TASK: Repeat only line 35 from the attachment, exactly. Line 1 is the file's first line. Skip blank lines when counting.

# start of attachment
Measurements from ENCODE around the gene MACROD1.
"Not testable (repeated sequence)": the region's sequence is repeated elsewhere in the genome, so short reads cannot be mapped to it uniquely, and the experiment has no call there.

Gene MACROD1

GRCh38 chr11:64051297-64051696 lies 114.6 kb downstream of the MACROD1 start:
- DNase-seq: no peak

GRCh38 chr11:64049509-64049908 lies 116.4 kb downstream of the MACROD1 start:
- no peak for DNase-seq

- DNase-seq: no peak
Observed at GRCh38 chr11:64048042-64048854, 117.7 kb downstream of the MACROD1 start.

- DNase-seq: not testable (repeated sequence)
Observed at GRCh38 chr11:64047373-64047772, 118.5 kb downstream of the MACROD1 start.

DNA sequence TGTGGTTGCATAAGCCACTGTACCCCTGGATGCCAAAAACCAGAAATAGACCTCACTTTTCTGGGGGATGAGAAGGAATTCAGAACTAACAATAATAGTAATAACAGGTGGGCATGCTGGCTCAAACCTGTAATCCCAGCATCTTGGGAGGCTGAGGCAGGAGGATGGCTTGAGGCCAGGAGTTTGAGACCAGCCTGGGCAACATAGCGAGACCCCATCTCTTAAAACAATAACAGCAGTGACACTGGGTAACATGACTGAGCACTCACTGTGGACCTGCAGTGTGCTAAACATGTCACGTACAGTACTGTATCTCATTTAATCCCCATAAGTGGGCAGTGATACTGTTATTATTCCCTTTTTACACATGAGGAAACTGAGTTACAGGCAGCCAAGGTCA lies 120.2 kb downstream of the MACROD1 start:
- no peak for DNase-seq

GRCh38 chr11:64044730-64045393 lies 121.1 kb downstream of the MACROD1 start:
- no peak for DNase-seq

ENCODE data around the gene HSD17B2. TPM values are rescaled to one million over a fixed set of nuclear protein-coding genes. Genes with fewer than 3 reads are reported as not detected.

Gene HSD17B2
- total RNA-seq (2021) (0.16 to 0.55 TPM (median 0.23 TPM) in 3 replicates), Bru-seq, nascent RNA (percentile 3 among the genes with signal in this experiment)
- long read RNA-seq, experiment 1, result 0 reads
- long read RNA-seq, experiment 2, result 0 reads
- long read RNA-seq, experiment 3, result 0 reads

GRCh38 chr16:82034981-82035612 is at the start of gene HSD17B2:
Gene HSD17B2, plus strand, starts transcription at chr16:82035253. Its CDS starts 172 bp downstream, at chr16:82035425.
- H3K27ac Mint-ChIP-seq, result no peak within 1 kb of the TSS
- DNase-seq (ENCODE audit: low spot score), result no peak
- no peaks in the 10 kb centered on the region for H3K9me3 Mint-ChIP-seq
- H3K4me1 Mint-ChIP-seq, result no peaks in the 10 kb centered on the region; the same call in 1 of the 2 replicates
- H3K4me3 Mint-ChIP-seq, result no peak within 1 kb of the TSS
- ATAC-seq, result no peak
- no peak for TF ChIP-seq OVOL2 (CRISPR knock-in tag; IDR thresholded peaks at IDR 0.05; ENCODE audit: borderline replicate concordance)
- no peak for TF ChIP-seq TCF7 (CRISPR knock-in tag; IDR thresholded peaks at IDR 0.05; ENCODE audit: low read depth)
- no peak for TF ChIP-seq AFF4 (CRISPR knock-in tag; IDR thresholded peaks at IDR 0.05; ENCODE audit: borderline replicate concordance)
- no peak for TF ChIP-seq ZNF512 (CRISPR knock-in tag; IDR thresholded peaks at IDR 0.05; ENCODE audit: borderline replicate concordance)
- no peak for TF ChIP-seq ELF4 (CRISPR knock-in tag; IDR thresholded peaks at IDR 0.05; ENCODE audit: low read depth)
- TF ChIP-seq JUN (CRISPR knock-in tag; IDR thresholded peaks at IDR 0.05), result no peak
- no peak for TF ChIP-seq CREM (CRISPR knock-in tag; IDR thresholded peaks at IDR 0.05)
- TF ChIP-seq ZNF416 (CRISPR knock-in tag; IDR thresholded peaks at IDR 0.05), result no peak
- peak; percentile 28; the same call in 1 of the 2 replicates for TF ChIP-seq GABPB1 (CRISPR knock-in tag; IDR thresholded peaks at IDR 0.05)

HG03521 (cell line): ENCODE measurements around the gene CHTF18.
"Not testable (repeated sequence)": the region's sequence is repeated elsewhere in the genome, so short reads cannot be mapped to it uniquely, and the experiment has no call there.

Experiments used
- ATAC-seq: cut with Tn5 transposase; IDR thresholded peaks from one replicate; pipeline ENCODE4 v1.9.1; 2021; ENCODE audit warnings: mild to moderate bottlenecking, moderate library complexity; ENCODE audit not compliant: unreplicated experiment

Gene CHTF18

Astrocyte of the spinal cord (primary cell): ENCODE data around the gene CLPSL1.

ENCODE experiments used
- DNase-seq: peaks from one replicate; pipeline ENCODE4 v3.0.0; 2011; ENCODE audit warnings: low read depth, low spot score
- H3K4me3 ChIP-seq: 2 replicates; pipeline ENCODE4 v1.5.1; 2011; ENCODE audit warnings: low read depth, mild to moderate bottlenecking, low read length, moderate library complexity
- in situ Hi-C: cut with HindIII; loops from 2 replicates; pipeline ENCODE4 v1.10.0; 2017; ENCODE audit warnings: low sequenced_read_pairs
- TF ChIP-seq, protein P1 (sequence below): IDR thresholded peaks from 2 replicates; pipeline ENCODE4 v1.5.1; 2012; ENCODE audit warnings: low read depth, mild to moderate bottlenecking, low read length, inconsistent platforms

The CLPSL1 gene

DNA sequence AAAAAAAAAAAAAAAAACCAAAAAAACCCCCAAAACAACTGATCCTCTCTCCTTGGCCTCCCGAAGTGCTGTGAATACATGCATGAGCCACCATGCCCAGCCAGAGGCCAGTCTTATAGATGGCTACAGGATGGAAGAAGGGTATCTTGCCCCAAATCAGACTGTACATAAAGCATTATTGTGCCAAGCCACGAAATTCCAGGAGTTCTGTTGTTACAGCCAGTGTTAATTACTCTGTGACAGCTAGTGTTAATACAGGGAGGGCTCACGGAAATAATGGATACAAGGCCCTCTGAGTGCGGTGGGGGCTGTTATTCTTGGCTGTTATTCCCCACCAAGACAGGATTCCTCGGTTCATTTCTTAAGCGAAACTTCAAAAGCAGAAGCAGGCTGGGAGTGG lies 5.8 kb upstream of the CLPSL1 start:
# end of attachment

- TF ChIP-seq JUN (CRISPR knock-in tag; IDR thresholded peaks at IDR 0.05), result no peak